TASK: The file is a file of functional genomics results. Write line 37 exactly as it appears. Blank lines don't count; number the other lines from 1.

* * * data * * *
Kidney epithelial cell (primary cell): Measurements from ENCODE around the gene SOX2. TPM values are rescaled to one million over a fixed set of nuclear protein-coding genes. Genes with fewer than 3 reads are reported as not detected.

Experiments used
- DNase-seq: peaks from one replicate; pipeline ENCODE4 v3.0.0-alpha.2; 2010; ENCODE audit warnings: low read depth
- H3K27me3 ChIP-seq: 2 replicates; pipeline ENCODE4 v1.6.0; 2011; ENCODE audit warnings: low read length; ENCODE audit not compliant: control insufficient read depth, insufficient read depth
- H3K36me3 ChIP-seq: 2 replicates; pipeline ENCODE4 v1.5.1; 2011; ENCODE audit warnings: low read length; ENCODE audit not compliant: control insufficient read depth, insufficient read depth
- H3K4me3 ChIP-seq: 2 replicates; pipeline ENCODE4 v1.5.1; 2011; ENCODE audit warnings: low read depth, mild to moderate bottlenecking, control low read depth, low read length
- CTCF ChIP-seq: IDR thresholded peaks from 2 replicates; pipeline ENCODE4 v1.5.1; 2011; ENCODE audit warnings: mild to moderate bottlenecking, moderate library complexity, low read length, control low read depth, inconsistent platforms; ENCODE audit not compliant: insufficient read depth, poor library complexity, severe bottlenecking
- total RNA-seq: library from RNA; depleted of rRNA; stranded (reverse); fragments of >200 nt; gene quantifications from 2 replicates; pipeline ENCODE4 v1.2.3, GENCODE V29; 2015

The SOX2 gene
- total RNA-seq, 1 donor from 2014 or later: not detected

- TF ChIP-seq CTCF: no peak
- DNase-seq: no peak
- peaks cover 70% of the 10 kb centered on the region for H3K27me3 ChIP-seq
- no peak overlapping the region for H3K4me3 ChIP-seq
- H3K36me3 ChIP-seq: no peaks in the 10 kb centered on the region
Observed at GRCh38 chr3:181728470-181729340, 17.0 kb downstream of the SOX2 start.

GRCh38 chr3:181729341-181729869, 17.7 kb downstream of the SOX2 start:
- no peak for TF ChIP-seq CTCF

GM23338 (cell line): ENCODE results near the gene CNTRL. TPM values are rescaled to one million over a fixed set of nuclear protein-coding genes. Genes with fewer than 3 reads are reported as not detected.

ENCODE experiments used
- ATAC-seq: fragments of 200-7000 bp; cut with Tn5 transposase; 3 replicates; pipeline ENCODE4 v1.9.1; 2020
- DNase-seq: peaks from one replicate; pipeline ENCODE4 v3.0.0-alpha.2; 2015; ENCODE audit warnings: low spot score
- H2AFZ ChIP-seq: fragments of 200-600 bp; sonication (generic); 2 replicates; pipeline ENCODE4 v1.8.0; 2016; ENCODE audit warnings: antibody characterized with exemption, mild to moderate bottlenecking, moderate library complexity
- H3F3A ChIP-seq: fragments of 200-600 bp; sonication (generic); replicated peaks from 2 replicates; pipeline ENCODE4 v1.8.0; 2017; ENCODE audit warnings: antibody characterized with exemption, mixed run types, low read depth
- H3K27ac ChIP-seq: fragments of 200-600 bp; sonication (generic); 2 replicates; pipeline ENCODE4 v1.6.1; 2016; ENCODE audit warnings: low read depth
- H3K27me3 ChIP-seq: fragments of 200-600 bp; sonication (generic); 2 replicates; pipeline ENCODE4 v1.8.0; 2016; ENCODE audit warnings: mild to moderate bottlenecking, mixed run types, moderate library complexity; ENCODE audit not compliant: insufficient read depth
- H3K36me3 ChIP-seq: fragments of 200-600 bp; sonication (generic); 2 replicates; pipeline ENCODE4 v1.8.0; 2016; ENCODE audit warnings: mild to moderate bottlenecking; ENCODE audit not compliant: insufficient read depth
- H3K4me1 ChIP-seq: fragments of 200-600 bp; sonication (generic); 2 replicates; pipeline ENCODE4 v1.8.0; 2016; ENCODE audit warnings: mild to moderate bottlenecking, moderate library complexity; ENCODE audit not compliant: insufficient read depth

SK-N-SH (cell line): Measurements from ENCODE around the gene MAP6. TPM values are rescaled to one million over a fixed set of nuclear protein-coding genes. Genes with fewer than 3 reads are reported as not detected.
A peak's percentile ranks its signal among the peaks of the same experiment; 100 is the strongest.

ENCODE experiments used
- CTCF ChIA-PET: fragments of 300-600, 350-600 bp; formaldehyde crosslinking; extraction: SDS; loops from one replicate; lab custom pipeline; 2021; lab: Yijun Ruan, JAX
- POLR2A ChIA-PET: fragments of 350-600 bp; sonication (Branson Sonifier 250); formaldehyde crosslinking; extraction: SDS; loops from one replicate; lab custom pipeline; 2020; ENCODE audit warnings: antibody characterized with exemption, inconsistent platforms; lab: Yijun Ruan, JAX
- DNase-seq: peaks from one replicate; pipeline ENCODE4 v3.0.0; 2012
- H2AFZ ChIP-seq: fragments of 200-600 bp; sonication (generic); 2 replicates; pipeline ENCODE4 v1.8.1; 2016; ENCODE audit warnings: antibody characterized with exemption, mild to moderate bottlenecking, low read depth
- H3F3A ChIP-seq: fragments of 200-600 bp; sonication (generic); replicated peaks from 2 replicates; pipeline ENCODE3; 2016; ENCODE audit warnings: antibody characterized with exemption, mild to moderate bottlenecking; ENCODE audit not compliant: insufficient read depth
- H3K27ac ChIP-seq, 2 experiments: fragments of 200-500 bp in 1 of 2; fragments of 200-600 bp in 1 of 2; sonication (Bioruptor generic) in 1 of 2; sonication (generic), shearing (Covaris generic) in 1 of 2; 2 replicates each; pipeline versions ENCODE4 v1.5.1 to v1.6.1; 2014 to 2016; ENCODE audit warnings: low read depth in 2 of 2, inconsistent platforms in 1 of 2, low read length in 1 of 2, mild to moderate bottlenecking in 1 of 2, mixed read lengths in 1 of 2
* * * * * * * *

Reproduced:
- H3K27ac ChIP-seq, 2 experiments: fragments of 200-500 bp in 1 of 2; fragments of 200-600 bp in 1 of 2; sonication (Bioruptor generic) in 1 of 2; sonication (generic), shearing (Covaris generic) in 1 of 2; 2 replicates each; pipeline versions ENCODE4 v1.5.1 to v1.6.1; 2014 to 2016; ENCODE audit warnings: low read depth in 2 of 2, inconsistent platforms in 1 of 2, low read length in 1 of 2, mild to moderate bottlenecking in 1 of 2, mixed read lengths in 1 of 2